Artist: JD Allen
Album: Love Stone
Genre: Hard Bop
Quality: mp3, 320 kbps
Stranger in Paradise (06:06)
Until the Real Thing Comes Along (05:05)
Why Was I Born (05:26)
You’re My Thrill (05:07)
Come All Ye Fair and Tender Ladies (04:35)
Put on a Happy Face (04:58)
Prisoner of Love (04:39)
Someday (You’ll Want Me to Want You) (03:58)
Gone with the Wind (04:55)
Boasting a magnificent sound as well as a beautiful, fluid language, tenor saxophonist JD Allen embraces jazz ballads from the past in his new Savant release, Love Stone, the excellent follow up to last year’s Radio Flyer. If there is something about Charles Lloyd in the way he declares “Stranger in Paradise”, a song popularized by Jimmy Smith, then he shows off an effective pitch control in the pure classic tradition of Sonny Rollins on “Until the Real Thing Comes Along”. All those marvelously deep notes are imprinted on our minds, uttered with warm tones and infallible precision. They uplift the spirit. Guitarist Liberty Ellman demonstrates his harmonic competence and melodic sensitivity on both tunes, well backed up by the breathable bass-drums workflow by bassist Gregg August and drummer Rudy Royston. The latter musicians have been recording regularly with JD since 2012, while Ellman joined last year.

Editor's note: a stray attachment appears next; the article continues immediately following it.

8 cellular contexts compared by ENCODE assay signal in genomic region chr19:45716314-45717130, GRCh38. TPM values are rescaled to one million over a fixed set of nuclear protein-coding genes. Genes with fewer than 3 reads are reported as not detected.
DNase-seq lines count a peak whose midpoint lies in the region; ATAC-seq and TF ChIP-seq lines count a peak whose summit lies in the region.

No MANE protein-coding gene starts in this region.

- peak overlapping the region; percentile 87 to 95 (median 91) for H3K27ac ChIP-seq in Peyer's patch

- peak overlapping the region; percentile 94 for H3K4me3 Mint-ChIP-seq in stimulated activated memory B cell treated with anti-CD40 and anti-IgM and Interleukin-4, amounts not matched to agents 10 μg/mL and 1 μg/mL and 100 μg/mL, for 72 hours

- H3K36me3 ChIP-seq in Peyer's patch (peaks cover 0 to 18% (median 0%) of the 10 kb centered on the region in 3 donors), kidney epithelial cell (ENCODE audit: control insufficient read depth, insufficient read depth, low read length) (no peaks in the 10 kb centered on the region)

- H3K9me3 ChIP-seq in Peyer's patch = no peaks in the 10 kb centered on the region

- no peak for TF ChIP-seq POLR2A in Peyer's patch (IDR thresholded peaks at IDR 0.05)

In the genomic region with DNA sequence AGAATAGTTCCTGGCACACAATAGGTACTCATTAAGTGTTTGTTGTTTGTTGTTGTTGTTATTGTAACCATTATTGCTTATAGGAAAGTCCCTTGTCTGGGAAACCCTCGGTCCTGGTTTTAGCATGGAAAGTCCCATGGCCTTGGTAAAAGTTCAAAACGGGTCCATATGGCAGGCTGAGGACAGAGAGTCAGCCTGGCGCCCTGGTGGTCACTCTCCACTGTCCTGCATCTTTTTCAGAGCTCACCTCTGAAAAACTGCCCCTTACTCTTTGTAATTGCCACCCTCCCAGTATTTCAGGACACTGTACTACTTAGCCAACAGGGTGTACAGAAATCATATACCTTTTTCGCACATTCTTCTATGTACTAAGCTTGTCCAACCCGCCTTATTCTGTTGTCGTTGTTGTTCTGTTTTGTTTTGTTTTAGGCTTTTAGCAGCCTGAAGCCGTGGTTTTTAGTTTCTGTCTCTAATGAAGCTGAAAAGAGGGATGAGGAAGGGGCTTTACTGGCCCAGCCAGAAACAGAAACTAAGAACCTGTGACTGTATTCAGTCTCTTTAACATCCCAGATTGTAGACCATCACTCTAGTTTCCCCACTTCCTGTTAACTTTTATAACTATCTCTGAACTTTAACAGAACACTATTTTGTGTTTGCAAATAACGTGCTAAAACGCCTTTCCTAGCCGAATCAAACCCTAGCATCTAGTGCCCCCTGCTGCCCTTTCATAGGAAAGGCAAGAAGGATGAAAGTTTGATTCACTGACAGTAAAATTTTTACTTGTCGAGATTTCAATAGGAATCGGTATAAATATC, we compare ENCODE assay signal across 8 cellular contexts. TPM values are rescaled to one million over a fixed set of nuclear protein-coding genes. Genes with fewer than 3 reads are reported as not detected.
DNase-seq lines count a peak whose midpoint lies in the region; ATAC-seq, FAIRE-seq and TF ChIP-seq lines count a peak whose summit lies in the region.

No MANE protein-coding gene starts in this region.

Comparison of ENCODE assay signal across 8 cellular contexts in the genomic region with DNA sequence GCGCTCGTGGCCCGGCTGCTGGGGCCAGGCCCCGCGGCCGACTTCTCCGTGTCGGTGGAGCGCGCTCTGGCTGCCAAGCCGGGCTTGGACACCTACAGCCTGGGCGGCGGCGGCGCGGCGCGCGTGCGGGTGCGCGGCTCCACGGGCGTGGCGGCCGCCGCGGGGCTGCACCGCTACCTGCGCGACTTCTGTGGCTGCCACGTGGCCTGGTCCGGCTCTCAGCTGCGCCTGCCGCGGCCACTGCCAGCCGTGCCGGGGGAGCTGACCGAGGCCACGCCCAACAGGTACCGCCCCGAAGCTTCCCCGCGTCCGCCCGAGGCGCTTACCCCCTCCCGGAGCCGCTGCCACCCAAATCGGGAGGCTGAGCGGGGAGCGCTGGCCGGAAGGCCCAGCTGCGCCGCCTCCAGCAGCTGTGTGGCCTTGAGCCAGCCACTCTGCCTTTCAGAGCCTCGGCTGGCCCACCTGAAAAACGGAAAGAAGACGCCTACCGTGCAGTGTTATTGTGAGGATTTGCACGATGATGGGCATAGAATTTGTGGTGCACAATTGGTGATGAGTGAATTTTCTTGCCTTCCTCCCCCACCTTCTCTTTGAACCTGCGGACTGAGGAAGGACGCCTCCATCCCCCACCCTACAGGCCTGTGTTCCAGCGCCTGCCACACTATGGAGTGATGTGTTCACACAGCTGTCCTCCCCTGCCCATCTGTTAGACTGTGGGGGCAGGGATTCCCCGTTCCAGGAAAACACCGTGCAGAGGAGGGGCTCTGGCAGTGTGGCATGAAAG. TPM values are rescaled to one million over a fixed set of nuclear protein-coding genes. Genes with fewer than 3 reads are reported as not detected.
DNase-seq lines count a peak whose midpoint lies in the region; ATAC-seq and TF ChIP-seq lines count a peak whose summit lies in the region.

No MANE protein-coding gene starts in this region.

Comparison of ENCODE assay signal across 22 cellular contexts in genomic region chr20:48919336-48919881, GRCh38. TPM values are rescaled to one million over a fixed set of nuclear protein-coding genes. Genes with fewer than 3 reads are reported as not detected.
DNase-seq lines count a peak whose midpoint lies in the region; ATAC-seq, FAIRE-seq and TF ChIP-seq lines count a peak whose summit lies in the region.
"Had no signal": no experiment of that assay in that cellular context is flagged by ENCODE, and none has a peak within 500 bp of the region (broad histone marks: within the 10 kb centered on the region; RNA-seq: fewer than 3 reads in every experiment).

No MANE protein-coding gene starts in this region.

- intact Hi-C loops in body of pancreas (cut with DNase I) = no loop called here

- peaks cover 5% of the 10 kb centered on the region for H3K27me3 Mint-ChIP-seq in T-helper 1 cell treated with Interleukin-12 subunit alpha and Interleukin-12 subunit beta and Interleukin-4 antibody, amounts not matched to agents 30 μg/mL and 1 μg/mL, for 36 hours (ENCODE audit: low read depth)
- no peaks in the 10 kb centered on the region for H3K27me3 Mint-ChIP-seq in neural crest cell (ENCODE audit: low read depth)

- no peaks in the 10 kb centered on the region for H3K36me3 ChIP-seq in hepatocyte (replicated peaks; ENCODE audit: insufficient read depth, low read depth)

The bop erudition of “Why Was I Born” reaches a groovy relaxation, renouncing to the fervently swinging incursions of Jackie McLean or the rubato adventures of Coltrane/Burrell, two versions still fresh in my mind. The shimmering brushwork of Royston and the appealing, laid-back posture of August are freaking awesome.
“Come All Ye Fair and Tender Ladies” is an adorable folk song that advances peacefully with guitar introspection, punctual bass plucks, and mallet drumming. It is followed by the casualness and graceful swinging balance of “Put On a Happy Face”, a composition formerly tackled by such different artists as Oscar Peterson and Stevie Wonder.
“Gone With the Wind” concludes the quartet’s voyage into this magical realm of balladic jazz with a profound, soulful appeal that stems from the unblemished teamwork.
In a quietly revolutionary mode, JD deftly reimagines familiar tunes with a sharp, affective, and pragmatic vision. The pristine glow of his saxophone brings us back the joy of listening to these sweet old songs. Tradition has its place in the modern jazz and this impressive album is probably what your ears have been aching for.